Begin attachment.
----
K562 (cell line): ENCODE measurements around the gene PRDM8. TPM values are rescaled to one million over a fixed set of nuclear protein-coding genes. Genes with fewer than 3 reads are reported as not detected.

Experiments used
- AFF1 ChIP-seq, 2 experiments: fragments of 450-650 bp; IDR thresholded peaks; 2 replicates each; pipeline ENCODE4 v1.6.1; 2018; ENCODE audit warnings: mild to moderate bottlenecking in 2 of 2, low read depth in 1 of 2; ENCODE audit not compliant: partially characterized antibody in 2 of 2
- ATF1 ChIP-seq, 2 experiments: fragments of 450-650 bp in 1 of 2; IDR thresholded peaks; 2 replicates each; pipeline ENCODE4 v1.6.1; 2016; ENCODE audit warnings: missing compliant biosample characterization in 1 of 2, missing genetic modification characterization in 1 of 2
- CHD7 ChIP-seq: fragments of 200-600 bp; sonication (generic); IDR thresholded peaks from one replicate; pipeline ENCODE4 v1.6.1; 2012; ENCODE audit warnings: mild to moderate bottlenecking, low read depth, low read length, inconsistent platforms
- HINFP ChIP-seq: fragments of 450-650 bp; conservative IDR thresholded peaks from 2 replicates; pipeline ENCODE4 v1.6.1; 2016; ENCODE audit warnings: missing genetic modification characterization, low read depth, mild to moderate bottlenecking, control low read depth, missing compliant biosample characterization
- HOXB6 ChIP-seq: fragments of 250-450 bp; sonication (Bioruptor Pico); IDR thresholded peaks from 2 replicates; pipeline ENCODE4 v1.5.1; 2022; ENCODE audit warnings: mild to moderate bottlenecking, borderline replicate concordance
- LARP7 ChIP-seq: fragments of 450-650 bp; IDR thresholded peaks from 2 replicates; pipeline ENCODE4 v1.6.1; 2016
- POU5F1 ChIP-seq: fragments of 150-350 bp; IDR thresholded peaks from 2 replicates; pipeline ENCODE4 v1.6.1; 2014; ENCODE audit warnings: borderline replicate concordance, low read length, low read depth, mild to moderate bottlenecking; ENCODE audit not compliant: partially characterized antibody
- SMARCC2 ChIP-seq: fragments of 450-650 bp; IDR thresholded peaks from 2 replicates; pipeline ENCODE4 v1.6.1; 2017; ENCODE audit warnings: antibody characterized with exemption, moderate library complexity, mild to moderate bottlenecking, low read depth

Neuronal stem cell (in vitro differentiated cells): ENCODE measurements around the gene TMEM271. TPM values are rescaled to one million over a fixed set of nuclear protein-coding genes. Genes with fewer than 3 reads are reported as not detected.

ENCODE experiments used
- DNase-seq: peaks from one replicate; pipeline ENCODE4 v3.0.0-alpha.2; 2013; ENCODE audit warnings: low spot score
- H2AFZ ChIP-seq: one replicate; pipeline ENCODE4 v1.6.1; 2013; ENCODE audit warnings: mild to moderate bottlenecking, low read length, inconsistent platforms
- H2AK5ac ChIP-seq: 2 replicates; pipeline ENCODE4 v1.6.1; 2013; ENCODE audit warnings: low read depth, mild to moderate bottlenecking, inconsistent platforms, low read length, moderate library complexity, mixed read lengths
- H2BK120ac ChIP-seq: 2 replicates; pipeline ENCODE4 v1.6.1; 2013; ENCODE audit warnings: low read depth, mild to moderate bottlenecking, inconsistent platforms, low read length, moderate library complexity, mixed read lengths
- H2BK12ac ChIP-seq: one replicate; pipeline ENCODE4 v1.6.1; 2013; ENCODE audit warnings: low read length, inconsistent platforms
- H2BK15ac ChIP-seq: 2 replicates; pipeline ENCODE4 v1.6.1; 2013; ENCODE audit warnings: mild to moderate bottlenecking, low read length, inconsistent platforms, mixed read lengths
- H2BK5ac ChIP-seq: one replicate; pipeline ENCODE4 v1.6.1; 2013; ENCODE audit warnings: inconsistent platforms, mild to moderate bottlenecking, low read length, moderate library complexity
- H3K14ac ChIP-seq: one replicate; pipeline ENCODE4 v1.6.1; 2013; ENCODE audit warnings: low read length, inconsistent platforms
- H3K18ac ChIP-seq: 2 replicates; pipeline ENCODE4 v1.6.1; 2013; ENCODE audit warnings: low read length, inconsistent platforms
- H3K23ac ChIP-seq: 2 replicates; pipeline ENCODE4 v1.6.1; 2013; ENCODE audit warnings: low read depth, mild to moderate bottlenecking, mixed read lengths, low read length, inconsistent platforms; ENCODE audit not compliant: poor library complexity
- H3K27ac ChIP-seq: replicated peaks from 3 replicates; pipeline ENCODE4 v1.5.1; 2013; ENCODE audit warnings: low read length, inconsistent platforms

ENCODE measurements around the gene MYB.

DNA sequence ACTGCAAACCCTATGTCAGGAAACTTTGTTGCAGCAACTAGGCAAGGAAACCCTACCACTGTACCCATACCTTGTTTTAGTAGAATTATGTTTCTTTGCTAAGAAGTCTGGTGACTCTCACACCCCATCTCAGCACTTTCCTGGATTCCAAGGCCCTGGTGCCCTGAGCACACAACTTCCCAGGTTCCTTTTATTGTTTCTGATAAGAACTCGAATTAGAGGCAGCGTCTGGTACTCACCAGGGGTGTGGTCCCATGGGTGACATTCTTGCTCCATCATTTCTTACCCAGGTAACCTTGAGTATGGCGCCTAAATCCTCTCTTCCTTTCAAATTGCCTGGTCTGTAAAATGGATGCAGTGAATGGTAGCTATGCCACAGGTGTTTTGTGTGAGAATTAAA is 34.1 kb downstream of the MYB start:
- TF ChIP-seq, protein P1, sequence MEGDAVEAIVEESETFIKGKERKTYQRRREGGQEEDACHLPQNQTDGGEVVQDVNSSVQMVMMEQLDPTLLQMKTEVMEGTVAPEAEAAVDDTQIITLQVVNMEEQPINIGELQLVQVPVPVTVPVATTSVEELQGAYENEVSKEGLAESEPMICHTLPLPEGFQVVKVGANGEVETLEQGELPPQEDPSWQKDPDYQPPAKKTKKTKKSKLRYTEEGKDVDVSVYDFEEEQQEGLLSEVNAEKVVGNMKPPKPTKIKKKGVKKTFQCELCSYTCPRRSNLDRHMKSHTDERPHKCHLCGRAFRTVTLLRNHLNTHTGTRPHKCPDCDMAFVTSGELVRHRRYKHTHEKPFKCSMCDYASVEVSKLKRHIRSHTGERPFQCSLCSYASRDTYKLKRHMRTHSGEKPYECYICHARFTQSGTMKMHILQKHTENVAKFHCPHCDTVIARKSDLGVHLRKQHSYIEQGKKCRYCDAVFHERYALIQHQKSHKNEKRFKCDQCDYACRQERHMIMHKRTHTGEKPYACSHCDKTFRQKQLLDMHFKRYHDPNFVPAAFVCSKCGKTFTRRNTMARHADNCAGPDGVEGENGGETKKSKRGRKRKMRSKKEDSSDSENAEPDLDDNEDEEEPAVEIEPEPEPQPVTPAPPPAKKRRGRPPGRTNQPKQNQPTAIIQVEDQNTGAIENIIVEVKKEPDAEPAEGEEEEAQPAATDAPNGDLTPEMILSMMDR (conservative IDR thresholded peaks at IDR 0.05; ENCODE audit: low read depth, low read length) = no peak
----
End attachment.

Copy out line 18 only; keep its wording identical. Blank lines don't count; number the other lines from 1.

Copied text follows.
- H2BK15ac ChIP-seq: 2 replicates; pipeline ENCODE4 v1.6.1; 2013; ENCODE audit warnings: mild to moderate bottlenecking, low read length, inconsistent platforms, mixed read lengths